Dimpl at a glance
Little fingers can't resist the beautiful buttons of Fat Brain Toys' Dimpl. Built safely into the sturdy ABS plastic frame are five vibrant silicone bubbles in varying sizes and colours. It's so simple yet satisfying. Push them all the way in to pop them through to the other side and encourage fine motor skills. Inspire giggles and hours of sensory exploration with the durable Dimpl sensory toy. It's also perfect for on the move - take it wherever you go.
We spoke to these real parent testers to get their review...
How did this product make your life easier?
Libby: This is a great table-top product that you can whip out whilst little one is in their high chair and you need an extra few minutes to prepare their food/wait for their food when eating out etc. It's such a simple design but definitely captures little one's attention with lots of learning opportunities, helping develop her motor skills, sensory exploration and language. She loves to say 'pop' when she succeeds in pushing the domes through and then works on the next one.
Gabriella: The Dimpl is a really hand size to take out and about with us as it fits in to the changing bag or if we know we will be spending a lot of time out the home we take a little activity bags of bits for my son and the Dimpl has become a firm favorite being part of it. My older daughter has lots of fidget toys which my son isn't allowed to play with yet as they are too small so he thinks he is very clever having his own!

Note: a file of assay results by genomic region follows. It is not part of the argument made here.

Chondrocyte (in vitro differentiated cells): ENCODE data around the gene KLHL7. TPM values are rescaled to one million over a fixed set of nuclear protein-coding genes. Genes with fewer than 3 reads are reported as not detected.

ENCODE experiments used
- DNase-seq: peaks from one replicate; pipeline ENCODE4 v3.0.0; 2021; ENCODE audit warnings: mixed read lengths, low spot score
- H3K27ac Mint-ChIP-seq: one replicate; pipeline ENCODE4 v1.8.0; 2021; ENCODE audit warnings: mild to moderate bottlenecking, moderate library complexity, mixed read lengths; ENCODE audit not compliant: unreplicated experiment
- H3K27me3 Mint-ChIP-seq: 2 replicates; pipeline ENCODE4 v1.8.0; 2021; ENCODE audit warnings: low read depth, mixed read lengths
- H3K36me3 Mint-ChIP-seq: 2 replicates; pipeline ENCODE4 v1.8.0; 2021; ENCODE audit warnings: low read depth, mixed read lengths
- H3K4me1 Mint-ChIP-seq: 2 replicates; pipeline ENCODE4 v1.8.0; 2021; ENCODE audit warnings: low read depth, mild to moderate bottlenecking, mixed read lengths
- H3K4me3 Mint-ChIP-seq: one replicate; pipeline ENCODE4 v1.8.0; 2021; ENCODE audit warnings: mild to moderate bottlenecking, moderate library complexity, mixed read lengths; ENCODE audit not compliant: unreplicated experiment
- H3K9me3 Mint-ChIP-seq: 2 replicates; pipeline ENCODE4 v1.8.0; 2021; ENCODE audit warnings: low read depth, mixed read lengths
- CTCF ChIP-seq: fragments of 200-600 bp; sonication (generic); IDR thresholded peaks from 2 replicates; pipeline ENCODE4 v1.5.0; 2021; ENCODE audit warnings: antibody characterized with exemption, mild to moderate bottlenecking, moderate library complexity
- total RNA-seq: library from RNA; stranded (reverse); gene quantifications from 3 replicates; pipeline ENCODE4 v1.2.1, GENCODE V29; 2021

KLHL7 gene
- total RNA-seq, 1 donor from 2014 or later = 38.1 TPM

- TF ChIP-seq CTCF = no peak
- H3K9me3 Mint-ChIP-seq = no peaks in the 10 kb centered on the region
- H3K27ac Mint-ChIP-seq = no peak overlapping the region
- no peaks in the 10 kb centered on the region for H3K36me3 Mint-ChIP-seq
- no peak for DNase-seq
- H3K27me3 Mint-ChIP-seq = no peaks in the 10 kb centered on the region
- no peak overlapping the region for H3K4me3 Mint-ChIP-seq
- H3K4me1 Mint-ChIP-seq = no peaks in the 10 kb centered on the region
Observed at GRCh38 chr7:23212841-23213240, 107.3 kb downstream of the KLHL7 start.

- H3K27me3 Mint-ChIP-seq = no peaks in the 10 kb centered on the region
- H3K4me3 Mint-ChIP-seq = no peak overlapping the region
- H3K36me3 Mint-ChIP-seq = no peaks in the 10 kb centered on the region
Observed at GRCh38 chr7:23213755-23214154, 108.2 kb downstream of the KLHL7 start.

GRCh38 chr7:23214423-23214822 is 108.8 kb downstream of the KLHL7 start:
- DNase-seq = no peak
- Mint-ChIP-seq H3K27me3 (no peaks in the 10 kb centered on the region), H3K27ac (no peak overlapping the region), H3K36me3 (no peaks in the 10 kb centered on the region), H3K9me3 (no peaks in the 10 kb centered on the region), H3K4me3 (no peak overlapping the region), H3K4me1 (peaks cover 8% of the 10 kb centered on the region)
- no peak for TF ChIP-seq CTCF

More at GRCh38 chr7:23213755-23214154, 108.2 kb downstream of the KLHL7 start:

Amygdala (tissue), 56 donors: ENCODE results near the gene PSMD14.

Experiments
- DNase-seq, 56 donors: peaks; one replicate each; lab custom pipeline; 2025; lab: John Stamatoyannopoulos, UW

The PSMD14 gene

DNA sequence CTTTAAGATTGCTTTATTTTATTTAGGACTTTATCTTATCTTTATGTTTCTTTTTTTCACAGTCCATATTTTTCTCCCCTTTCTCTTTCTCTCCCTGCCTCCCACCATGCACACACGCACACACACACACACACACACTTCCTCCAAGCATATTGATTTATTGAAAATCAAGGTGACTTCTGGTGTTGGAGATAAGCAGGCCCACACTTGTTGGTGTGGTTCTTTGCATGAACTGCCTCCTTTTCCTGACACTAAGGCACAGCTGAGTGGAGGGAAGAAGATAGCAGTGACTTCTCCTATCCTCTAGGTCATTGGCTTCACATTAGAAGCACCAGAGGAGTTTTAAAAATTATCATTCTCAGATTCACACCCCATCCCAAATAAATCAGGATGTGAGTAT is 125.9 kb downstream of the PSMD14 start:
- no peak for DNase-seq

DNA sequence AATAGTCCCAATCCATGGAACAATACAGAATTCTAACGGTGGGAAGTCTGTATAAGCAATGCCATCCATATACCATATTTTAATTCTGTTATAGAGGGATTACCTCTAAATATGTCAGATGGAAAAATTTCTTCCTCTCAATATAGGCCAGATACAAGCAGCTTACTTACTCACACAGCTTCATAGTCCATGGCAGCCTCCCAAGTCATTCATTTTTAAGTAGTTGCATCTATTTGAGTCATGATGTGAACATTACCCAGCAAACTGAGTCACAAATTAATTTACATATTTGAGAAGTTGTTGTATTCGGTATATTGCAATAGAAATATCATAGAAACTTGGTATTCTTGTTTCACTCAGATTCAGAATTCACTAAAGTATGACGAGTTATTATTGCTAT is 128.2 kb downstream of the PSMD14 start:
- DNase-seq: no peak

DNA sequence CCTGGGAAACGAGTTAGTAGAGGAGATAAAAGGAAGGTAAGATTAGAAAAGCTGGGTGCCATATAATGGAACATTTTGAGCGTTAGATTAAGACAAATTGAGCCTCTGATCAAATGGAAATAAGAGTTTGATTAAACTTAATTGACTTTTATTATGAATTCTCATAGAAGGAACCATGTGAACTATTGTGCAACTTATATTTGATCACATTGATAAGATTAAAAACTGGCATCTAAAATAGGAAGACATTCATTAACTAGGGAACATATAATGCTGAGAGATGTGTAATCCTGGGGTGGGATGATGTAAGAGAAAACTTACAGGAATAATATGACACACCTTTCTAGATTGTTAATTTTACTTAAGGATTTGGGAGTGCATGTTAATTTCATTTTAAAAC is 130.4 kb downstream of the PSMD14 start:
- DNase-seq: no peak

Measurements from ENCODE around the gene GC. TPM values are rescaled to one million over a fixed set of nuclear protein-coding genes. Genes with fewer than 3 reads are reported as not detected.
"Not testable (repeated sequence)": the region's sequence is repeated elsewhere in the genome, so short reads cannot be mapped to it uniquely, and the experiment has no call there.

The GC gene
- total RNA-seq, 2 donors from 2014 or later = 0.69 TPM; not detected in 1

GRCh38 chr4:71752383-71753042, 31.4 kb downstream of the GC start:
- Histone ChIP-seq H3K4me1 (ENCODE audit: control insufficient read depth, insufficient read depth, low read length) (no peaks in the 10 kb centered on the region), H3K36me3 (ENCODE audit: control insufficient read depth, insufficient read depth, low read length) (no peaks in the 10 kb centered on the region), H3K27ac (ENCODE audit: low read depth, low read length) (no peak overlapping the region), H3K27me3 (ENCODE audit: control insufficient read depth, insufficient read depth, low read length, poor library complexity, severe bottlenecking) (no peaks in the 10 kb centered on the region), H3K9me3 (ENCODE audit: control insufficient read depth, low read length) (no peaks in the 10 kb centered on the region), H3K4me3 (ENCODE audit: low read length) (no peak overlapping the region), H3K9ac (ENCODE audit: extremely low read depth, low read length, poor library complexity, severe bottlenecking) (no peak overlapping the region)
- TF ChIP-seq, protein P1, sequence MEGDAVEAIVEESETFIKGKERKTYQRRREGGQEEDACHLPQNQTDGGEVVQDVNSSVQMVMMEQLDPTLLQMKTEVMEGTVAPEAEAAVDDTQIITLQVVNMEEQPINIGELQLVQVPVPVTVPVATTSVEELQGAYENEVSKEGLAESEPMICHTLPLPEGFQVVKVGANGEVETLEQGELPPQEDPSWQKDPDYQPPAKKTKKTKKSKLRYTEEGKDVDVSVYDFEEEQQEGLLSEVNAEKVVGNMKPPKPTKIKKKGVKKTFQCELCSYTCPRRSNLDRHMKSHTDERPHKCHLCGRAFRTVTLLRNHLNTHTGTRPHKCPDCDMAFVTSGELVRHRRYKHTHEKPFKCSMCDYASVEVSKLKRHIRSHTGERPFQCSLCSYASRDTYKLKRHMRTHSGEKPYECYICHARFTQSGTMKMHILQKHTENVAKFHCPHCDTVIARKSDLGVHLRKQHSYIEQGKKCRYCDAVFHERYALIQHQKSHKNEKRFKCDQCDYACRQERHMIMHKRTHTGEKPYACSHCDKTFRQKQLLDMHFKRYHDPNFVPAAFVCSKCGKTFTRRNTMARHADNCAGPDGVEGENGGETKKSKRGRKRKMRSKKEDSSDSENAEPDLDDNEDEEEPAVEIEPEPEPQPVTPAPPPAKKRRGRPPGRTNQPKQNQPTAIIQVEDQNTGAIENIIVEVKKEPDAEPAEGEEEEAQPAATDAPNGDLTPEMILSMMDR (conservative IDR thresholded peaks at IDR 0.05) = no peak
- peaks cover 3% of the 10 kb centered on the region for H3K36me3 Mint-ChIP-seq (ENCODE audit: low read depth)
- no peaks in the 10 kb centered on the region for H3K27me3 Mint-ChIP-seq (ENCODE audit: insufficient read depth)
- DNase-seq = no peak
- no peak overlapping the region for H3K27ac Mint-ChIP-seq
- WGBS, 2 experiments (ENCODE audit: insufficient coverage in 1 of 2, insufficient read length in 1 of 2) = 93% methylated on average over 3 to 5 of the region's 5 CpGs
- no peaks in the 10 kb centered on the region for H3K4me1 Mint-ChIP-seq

Emma: My daughter loved this product! It meant I could get on with doing dinner or house hold chores and know she was safe and busy doing something. We particularly loved the size of it. It was perfect for younger children. My older children have different versions of this and I feel this one was a lot more sturdy and kept my toddler entertained for longer!
Would you recommend this to other parents?
Charlotte: I would recommend it as an independent toy, can go anywhere and is wipe clean. It’s something so simple pretty much any age can use independently, keeping little hands busy but not taking up any room in the toy box or nappy bag. I love the bright colours and how sturdy the silicone is, I never having to worry he may break it accidentally.
Isabel: Definitely! It was such a hit that I would consider buying it as a gift for mum‘s friends, I would also buy several if I had other children. It’s small enough to fit in the nappy bag but has averted several tantrums when destruction was needed. It was wipe clean which was fabulous, the only issue being that the silicon meant small bits of dirt stuck to the toy when it was in use. The design is nice to look at, bright colours are attractive to young children and the aim of the toy is immediately apparent. The only thing I would consider is that there are a lot of similar products on the market cheaper, the fidget poppers are relatively readily available for at least a third of the price and are very similar. I would recommend this one for a younger child though.